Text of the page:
School is going back to nature thanks to housing development

College students and the partners who built the new facilities, including the dipping platform.
College students and the partners who built the new facilities, including the dipping platform.

A wildlife habitat has been reborn thanks to investment generated from a new social housing development.

The eight-acre nature reserve at Seaton Burn College – overgrown and largely inaccessible for 25 years due to lack of funds – has been transformed by the college, social landlord Isos Housing, and partners for all the community to use.

L-R: Michael Farr from Isos, resident Mina Hall, Mayor Norma Redfearn, residents Val and Tom Spitty and Isos chair Jackie Axelby with all the partners who built The Farmstead.

L-R: Michael Farr from Isos, resident Mina Hall, Mayor Norma Redfearn, residents Val and Tom Spitty and Isos chair Jackie Axelby with all the partners who built The Farmstead.

Work saw 20 tonnes of rubbish removed while 200 new trees, hedges and plants were planted, lead by Groundwork NE charity and students from Newcastle College.

New features include a ‘dipping platform’, wooden boardwalks, an outdoor classroom and artwork by Neil Canavan.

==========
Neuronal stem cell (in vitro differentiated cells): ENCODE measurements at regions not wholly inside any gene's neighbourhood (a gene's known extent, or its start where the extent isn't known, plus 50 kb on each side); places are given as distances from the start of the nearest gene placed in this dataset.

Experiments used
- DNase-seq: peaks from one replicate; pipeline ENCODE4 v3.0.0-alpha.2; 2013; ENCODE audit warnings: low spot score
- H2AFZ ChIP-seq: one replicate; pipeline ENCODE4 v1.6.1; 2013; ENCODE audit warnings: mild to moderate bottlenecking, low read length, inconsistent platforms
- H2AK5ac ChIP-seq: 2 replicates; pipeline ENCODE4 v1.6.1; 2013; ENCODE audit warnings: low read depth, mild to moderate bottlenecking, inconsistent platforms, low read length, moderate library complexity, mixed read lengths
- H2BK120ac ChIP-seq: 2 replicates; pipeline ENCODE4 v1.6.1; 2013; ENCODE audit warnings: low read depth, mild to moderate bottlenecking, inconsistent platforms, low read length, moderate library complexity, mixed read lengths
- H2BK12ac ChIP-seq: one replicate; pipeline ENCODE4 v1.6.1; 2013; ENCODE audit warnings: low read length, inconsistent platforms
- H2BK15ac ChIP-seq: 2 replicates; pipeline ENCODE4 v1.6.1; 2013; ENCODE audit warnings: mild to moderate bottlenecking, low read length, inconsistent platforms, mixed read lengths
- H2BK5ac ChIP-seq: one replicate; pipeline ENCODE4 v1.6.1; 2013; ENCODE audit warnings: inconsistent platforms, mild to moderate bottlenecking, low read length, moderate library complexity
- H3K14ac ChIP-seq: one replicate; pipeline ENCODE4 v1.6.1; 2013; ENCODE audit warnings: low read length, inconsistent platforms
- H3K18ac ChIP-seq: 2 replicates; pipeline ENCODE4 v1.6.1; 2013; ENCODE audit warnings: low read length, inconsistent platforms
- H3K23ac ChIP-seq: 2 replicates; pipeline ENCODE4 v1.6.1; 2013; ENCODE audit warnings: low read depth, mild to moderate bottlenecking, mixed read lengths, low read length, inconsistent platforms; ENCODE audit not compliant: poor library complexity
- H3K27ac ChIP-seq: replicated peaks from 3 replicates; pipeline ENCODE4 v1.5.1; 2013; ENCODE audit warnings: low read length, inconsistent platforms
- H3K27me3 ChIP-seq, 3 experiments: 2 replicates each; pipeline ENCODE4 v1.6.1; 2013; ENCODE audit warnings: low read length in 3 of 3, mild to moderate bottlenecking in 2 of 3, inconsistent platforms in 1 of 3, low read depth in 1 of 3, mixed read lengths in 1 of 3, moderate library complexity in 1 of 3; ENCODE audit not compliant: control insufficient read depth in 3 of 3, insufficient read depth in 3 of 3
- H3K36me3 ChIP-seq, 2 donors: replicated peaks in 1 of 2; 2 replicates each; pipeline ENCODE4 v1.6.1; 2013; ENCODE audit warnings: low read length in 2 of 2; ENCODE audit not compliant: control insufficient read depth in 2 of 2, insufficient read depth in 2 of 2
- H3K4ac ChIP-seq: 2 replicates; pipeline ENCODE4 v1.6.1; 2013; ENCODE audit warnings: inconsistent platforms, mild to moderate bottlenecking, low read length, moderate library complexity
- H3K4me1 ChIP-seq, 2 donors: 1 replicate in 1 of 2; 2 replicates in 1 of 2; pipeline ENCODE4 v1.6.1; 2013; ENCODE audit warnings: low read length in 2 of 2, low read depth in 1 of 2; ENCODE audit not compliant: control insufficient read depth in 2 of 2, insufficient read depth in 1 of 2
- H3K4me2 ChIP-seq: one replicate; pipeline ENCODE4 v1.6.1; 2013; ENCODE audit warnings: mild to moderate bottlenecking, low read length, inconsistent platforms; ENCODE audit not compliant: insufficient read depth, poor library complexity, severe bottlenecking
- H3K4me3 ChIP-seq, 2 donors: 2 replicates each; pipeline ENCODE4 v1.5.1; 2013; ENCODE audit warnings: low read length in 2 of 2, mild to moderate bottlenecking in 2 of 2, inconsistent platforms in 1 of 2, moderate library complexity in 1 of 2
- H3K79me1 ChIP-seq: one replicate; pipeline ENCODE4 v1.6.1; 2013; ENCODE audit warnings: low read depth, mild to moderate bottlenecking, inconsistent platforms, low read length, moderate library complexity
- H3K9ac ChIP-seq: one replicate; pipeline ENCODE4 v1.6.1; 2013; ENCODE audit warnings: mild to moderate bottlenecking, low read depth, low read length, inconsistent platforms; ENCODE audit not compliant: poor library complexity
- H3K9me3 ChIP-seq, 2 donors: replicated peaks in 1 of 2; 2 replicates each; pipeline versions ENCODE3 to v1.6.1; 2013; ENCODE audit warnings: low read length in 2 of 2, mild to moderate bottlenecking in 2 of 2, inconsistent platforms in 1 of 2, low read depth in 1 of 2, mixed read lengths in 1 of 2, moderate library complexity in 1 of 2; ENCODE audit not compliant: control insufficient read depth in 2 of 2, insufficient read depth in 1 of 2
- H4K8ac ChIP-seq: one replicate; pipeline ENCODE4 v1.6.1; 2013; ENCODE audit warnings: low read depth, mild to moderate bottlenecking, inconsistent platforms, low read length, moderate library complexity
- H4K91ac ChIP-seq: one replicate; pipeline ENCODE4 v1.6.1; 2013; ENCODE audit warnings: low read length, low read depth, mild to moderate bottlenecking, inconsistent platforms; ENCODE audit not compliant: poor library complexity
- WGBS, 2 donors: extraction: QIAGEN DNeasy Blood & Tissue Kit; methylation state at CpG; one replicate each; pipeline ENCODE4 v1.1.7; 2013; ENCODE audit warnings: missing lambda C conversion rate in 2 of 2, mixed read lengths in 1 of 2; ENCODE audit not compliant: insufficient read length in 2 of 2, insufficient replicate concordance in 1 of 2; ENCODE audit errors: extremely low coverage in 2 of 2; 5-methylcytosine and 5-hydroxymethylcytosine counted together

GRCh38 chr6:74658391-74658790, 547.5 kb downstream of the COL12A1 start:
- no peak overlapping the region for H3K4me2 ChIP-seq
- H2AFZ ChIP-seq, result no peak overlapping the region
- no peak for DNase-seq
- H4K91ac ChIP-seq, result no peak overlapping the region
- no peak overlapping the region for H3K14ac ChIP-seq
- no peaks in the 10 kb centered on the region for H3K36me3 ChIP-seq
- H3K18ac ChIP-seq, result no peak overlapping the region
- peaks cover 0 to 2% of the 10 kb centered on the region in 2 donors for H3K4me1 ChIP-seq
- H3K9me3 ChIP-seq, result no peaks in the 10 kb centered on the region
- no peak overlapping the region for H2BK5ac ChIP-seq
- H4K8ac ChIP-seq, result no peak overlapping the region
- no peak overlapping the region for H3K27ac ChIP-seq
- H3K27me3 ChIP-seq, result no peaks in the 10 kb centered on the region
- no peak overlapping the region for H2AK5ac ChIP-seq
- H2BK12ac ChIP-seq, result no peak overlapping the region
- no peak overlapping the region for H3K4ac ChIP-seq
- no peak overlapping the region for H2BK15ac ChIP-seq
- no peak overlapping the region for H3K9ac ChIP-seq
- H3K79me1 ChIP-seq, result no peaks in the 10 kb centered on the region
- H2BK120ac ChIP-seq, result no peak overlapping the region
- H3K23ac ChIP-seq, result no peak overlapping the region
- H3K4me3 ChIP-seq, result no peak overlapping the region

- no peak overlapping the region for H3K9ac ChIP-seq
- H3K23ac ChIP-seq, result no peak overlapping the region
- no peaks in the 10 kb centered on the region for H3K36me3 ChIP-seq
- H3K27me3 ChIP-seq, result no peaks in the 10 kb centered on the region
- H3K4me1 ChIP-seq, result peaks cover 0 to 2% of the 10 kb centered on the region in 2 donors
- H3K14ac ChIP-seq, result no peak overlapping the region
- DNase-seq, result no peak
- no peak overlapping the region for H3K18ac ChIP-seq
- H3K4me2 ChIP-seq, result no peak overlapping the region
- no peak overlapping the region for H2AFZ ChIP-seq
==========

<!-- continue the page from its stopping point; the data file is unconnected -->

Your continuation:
BBC Look North weatherman Paul Mooney officially opened the nature reserve, while Mayor Norma Redfearn joined Isos chair Jackie Axelby to open the homes nearby which had led to the funding boost.

The Farmstead development features 20 affordable homes, and was the catalyst for Isos to work with the college.

College deputy principal Dave Cookson has led the regeneration project on the nature reserve, working alongside a large collection of partners with Lea Smith and Lewis Rimington from Isos helping to manage the project.

Mr Cookson said: “When I first brought Lea and Lewis from Isos into the nature reserve, it was a boggy, over grown mess, but they could see the potential, and they trusted my judgement. Now you can see the results.

“The plan is that we will have over 1,000 children here over the next academic year, and we will be open to the community from September too, so local people have somewhere to spend their recreation time.”

Opening The Farmstead, Mrs Axelby said: “This development is a wonderful example of our approach at Isos, that when we design a new scheme, we don’t just see it as housing, but it’s about homes and the community, with the facilities that a community needs.”

Mrs Redfearn added: “We have really good partnerships with Isos, and we know you provide quality accommodation.

“I’ve had my breath taken away by the quality of this scheme – and it’s also because you don’t just provide housing, you give much more.”